First things first. I was never a big fan of Biden’s pier in Gaza. In general, giving aid and comfort to the enemy is never a good idea. Yes, I know the argument that it was only built to help out the citizens of Gaza and not Hamas. If you believe the pier and all that it brings into Gaza will not help Hamas at least as much as it aids the average citizen, I’ve got a bridge to sell you.  Need I remind you that Hamas is a terrorist organization? In my humble opinion, all terrorist organizations are enemies of the United States.

We, the United States of America, are helping both sides in the Israel/Hamas war. It doesn’t take a graduate of the War College to let you know that, at best, this is going to prolong the conflict, bringing about increasing amounts of death and destruction on both sides.

And, with that statement, I’ll take a step off my soapbox.

The Facts of the Matter

Biden’s Gaza pier is a failure that cost the US taxpayers nearly a quarter billion dollars. I don’t care who you ask; that’s not exactly chump change. Since it was completed in May this year, it has only been in operation for ten days. You can do the math on that one: $23 million dollars a day. What could we do with that money here at home? Well, for about $25 million bucks, we could build a brand new elementary school for our children. If you’ve ever visited my home state of Florida, you’ll know there is an urgent need for this…but I digress.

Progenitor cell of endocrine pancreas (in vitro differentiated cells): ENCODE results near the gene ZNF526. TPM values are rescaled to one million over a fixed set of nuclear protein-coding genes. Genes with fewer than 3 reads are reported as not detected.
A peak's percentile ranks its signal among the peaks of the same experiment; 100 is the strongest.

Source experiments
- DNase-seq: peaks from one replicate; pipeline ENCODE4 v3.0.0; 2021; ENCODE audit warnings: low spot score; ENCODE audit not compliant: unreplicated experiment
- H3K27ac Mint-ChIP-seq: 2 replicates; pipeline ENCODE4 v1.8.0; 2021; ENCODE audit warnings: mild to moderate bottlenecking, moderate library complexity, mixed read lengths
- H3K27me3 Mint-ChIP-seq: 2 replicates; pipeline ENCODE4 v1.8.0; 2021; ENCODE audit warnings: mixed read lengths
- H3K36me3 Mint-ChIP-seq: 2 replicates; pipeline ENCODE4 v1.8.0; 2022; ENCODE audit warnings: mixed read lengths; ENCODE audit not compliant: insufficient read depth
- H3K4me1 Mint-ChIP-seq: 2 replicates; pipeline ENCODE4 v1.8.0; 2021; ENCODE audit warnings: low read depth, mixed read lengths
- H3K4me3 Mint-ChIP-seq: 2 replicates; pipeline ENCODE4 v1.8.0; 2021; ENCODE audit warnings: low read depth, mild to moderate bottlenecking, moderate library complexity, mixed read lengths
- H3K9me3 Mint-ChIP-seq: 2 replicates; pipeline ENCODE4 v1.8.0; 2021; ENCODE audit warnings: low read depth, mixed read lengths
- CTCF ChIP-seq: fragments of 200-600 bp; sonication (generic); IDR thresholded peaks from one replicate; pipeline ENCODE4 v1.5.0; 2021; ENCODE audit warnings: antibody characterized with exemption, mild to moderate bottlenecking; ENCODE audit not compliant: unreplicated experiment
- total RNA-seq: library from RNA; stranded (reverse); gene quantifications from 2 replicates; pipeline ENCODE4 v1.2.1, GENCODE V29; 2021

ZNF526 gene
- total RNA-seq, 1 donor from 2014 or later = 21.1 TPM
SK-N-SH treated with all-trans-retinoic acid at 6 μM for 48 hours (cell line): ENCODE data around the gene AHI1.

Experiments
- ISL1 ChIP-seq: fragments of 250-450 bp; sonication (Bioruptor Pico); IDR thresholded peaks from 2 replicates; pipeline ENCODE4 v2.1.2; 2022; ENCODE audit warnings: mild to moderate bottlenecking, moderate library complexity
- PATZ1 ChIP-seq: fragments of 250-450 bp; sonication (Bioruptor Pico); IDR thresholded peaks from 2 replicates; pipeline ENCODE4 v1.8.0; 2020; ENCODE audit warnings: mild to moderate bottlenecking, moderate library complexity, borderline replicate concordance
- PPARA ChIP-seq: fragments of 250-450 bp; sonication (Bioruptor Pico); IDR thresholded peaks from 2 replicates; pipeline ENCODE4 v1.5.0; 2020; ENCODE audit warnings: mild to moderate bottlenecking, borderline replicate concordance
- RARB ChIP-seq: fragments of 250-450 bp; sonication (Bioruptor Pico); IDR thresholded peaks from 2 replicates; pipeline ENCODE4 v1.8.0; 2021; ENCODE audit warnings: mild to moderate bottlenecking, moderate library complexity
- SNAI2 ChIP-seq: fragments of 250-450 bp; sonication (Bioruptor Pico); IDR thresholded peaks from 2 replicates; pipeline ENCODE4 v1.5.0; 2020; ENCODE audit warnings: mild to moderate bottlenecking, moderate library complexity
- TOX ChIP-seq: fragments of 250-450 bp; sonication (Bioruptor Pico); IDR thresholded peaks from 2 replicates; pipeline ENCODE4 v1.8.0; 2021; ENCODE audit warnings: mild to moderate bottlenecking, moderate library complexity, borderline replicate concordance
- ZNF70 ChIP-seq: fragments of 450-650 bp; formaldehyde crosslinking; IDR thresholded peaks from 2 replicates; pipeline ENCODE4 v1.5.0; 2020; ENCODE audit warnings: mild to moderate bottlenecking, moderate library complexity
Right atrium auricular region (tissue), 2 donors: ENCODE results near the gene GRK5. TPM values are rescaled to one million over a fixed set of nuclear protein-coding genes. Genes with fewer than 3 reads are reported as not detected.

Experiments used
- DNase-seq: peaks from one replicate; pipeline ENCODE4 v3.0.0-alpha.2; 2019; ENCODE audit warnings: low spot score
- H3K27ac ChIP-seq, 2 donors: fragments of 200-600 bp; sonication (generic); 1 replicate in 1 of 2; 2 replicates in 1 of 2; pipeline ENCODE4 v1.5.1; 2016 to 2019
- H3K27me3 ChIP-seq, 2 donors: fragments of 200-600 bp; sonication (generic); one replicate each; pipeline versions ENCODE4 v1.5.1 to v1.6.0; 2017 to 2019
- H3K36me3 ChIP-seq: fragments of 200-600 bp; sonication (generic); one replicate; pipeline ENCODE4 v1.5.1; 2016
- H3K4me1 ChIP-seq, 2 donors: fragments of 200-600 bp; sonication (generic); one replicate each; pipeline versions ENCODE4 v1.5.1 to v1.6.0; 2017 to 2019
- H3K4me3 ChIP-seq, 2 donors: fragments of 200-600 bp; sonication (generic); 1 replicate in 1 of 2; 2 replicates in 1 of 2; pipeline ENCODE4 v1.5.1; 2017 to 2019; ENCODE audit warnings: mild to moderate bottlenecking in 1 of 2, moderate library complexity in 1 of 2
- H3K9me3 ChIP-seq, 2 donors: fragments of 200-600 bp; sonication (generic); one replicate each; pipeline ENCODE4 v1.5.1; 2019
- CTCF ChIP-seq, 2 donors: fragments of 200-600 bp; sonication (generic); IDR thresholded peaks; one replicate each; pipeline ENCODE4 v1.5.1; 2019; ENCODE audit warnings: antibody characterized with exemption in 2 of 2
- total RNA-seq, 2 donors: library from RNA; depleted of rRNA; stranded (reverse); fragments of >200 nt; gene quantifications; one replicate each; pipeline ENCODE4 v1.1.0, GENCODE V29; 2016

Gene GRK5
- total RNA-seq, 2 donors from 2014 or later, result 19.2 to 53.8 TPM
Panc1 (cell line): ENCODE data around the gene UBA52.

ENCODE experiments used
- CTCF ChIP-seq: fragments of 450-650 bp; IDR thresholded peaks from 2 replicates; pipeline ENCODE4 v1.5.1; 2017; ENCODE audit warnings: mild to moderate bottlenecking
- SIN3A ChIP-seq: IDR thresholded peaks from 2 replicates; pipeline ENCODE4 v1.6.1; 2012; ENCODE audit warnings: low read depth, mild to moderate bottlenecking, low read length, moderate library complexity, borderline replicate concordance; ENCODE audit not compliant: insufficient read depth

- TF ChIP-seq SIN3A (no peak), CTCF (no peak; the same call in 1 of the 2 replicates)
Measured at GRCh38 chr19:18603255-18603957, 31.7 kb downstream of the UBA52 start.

Biden’s pier was recently damaged significantly by rough seas. To date, we’ve spent an additional $22 million in repairs.

Sat pier photo Gaza
A satellite view of the Gaza pier. Image courtesy of Planet Labs

The pier, which you’ll often hear the Pentagon refer to as JLOTS (Joint Logistics Over the Shore), had to be relocated to the Israeli port of Ashdod for repairs. While we are on the subject, let’s not forget that one US service member was seriously injured while working on the pier as it broke apart, and he had to be flown to an Israeli hospital for treatment. Two others had less significant injuries and were treated and returned to duty. Over 1,000 US troops in total labored to put the pier in place.

A Temporary Bandaid

Military planners always knew the pier was not a long-term solution to anything. Original estimates talked of the pier having to be dismantled in September when seas become too rough to sustain such a structure. Today, there is talk that it may have to be dismantled as early as next month. That would make it barely qualify as an expensive gesture.